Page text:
“I didn’t watch the documentary but from what I did see of it I was embarrassed by the light they put me in,” wrote Spears in a Tuesday evening Instagram post. “I cried for two weeks and well….I still cry sometimes!!!!”
The documentary has sparked a rolling social media conversation about the singer’s treatment by the media and by other celebrities. It comes amid an ongoing legal case between Spears and her father in which the singer seeks to regain control of her finances.
Justin Timberlake, who famously dated Spears in the late 1990s and early 2000s, responded to the backlash he received after the piece aired with his own lengthy social media post.
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Timberlake wrote in part, “I am deeply sorry for the times in my life where my actions contributed to the problem, where I spoke out of turn, or did not speak up for what was right.”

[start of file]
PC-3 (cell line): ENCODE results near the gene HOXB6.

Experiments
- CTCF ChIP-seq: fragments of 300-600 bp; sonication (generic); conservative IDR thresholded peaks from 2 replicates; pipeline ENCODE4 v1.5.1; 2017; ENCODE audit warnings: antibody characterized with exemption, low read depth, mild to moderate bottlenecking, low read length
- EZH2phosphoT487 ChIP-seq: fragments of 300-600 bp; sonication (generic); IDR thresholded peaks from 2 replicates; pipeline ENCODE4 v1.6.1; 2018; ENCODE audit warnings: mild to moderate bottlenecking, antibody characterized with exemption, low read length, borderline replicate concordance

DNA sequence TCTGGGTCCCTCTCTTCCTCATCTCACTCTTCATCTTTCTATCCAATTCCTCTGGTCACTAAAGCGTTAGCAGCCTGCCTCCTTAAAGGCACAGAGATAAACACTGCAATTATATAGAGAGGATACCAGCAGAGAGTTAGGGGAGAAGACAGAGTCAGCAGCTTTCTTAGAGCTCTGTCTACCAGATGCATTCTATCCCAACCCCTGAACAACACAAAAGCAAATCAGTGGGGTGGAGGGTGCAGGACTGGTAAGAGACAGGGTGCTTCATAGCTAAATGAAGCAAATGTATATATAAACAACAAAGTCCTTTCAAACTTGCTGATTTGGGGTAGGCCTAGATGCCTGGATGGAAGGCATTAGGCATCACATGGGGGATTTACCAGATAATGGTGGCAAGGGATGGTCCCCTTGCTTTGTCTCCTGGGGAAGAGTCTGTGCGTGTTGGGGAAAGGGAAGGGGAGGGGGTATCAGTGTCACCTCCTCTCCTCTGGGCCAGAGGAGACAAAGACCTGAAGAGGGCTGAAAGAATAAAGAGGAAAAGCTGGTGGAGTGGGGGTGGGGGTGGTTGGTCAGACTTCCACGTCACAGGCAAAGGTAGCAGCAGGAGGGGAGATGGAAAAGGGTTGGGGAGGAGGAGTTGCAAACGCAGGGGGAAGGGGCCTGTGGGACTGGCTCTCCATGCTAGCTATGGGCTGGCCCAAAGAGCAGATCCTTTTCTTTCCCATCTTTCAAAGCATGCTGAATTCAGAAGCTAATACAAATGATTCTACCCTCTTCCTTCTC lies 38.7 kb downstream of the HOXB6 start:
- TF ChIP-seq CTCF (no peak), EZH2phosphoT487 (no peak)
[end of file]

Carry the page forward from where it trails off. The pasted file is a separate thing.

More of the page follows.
He went on: “I specifically want to apologize to Britney Spears and Janet Jackson both individually, because I care for and respect these women and I know I failed.”
Twitter users praised Craig Ferguson for publicly refusing to shame the troubled Spears back in the day.
There has also been renewed scrutiny of the media’s treatment of Spears. After Framing Britney Spears aired, users began reposting an interview Diane Sawyer did with a 21-year-old Spears and calling on Sawyer to apologize. Part of that interview is featured in the documentary.
Spears does not seem to want the attention, even if it’s sympathetic. “My life has always been very speculated…I’ve always been so judged… insulted… and embarrassed by the media…and I still am till this day!!!” she wrote on Instagram.